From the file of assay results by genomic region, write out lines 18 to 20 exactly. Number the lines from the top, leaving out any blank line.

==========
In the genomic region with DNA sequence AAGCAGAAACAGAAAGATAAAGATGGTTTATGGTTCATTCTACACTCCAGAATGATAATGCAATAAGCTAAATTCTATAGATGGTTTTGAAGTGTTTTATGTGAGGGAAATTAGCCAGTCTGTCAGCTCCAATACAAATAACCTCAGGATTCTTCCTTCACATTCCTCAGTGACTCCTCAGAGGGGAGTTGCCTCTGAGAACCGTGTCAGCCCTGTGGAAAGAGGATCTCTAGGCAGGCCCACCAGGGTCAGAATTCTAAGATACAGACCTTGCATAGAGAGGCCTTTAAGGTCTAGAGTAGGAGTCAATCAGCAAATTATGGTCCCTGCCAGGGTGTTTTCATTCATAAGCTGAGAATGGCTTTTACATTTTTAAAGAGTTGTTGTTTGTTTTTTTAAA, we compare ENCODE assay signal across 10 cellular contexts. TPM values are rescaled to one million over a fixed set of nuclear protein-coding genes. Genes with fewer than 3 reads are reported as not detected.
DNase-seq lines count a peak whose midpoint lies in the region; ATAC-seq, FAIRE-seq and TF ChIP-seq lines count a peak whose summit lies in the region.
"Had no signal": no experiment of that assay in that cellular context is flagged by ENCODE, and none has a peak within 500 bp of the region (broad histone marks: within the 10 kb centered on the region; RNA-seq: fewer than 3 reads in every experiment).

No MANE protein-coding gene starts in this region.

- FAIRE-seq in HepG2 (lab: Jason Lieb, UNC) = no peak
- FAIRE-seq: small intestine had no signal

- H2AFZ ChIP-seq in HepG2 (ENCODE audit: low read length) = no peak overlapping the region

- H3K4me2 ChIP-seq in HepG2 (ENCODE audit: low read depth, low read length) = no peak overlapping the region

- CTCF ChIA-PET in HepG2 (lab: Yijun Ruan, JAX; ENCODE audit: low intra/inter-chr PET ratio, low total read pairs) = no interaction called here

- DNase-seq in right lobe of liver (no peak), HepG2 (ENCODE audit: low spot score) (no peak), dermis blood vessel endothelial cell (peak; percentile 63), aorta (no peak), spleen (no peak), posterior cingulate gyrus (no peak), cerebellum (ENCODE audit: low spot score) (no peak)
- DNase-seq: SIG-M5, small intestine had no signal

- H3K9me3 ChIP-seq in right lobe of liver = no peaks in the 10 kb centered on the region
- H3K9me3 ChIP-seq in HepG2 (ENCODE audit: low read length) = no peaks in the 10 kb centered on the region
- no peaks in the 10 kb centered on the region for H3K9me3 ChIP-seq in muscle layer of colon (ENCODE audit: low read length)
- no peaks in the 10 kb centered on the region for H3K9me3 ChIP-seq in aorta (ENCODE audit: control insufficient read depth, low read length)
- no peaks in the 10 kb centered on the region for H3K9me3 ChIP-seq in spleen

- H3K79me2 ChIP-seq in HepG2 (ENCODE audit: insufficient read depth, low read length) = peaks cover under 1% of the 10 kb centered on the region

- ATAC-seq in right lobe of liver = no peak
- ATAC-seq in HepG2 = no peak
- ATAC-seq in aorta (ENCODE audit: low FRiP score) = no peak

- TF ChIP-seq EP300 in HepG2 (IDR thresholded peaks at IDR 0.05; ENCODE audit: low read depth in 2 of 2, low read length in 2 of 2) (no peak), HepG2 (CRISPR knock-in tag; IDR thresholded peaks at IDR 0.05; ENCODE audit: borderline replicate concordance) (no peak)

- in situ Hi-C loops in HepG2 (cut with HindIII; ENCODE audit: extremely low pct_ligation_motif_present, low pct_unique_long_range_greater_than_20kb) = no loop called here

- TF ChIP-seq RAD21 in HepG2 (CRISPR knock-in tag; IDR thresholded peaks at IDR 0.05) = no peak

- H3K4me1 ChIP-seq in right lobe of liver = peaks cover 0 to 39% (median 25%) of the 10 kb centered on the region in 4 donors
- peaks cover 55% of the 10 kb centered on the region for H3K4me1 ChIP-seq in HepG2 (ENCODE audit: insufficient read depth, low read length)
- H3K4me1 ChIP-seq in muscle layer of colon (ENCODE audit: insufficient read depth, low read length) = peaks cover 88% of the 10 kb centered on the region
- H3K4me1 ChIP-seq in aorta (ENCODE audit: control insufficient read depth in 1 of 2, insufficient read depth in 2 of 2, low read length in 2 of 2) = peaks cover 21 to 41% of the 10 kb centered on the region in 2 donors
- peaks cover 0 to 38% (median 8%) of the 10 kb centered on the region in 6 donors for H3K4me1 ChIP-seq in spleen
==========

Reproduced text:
- ATAC-seq in right lobe of liver = no peak
- ATAC-seq in HepG2 = no peak
- ATAC-seq in aorta (ENCODE audit: low FRiP score) = no peak